Introduction to year-end tax planning

Produced by Tolley

The following Corporation Tax guidance note Produced by Tolley provides comprehensive and up to date tax information covering:

  • Introduction to year-end tax planning
  • Introduction
  • Commercial considerations
  • Advancing expenditure and deferring income
  • Provisions
  • Building repairs and decorating
  • Redundancy
  • Bonuses
  • Deferral of income
  • Pensions
  • More...

Introduction to year-end tax planning


This guidance note considers various aspects of year-end tax planning for large companies or groups. It is recommended that it is read in conjunction with the Chargeable gains planning, Group companies and Year end tax planning ― international issues guidance notes so that as many relevant factors as possible are considered. See also ‘Key issues for in-house tax teams: a checklist’, by Chris Holmes, Mark Ellis, and James Egert, in Tax Journal, Issue 1511, 14 (27 November 2020).

Other matters which could be relevant, depending upon the tax profile of the company, are:

  1. whether deductions for expenditure on intangible fixed assets (IFAs) are being maximised ― see the Definition of intangibles guidance note

  2. whether deductions for loan relationships are being maximised ― refer to the What is a loan relationship? and Taxation of loan relationships guidance notes

  3. real estate investment trusts (REITs) ― for the advantages and disadvantages of this regime to companies in the property sector, see the Real estate investment trusts (REITs) guidance note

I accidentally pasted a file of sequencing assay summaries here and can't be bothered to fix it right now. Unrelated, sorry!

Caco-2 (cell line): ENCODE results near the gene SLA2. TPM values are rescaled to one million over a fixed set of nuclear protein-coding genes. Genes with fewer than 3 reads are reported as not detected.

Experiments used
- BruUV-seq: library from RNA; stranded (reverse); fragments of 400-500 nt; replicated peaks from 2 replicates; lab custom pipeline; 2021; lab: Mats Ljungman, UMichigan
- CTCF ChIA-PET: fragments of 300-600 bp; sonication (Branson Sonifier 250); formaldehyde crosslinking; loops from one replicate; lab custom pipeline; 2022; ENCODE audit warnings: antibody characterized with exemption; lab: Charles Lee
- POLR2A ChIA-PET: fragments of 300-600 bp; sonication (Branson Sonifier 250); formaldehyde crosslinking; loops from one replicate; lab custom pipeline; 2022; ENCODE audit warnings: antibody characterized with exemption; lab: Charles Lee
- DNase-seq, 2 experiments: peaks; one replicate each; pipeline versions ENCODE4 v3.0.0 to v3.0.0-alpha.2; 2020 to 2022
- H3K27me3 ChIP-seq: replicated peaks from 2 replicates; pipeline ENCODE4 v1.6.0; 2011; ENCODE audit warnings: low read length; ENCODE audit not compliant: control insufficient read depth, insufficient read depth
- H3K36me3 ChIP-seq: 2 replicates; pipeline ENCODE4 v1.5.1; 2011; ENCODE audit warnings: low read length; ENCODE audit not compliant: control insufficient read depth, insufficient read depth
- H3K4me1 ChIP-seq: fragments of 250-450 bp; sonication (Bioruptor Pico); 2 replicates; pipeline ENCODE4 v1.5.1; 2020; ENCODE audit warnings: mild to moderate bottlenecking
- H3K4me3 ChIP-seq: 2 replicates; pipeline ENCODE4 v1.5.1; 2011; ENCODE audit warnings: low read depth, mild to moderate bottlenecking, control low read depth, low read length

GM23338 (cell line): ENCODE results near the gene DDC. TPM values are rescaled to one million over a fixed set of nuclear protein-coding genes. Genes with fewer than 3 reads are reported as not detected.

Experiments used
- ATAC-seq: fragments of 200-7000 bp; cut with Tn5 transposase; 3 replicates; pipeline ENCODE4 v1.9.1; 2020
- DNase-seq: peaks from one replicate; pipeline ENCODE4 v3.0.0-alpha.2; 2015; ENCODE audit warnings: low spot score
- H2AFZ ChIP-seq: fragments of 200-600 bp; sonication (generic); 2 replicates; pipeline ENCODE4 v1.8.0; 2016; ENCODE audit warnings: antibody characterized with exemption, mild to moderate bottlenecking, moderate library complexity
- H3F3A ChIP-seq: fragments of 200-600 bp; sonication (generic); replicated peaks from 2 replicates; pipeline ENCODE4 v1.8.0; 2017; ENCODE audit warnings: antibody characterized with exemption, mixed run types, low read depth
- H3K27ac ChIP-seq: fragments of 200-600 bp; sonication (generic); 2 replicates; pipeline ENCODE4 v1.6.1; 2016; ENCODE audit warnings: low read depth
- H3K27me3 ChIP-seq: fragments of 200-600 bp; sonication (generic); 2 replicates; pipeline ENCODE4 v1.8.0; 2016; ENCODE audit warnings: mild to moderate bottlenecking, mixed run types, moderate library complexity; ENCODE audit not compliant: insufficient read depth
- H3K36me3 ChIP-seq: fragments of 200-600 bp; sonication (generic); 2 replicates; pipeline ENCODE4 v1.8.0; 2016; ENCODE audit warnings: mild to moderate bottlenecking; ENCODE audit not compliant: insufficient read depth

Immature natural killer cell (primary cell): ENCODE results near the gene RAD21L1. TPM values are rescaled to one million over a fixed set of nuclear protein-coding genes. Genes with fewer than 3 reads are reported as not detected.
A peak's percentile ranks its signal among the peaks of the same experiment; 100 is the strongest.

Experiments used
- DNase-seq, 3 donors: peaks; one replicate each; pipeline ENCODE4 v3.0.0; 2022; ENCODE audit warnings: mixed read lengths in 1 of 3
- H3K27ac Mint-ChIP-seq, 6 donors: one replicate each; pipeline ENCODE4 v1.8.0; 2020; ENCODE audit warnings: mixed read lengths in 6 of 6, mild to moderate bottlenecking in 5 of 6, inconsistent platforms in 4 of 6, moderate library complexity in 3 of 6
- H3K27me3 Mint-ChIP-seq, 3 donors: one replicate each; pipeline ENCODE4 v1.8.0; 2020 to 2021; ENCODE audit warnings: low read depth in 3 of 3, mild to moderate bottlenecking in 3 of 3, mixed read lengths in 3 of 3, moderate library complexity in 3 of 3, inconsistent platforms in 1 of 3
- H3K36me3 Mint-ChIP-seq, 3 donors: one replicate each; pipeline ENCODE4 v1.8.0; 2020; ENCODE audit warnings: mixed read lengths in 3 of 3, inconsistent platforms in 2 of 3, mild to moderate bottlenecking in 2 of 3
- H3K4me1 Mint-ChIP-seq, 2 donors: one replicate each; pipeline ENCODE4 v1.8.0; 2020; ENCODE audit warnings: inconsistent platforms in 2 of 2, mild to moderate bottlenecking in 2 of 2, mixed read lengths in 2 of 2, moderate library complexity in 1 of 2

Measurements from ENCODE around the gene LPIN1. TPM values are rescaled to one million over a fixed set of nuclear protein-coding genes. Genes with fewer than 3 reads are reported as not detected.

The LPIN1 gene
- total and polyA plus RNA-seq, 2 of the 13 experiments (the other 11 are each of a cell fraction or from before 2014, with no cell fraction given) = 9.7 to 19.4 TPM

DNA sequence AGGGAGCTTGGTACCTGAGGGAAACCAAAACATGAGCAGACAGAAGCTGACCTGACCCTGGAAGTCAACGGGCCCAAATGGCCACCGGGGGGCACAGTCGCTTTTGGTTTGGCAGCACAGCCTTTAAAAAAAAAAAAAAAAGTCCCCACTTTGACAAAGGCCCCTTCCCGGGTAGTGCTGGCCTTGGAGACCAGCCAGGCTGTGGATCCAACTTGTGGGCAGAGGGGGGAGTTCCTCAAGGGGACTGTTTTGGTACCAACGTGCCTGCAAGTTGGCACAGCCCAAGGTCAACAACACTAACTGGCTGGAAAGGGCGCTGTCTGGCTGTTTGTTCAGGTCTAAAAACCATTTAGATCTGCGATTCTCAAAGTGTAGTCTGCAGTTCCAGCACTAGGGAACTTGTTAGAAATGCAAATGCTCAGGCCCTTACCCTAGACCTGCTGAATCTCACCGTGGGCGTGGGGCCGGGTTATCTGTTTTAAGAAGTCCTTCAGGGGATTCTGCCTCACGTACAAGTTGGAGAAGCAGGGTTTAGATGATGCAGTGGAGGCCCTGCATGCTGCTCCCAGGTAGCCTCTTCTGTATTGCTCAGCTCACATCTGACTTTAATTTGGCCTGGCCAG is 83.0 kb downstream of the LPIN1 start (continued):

4. review of time limits for claims and elections ― see Simon’s Taxes D1.1345

When undertaking any planning exercise, companies and their advisers should consider whether any relevant anti-avoidance provisions, Disclosure of Tax Avoidance Schemes and the General anti-avoidance rule are likely to apply. See the Disclosure of tax avoidance schemes (DOTAS) ― overview and General anti-abuse rule (UK GAAR) guidance notes respectively.

In addition to this, the UK regulations implementing the requirements of DAC 6 came into force on 1 July 2020, which require intermediaries (and in some cases taxpayers) to report information to tax authorities about cross-border arrangements which contain certain characteristics, or ‘hallmarks’. The scope of DAC 6 was significantly restricted following the end of the Brext implementation period and the only arrangements that now need to be reported are those that relate to the avoidance of obligations to report information on financial accounts, or that obscure beneficial ownership (hallmark ‘category D’). See the

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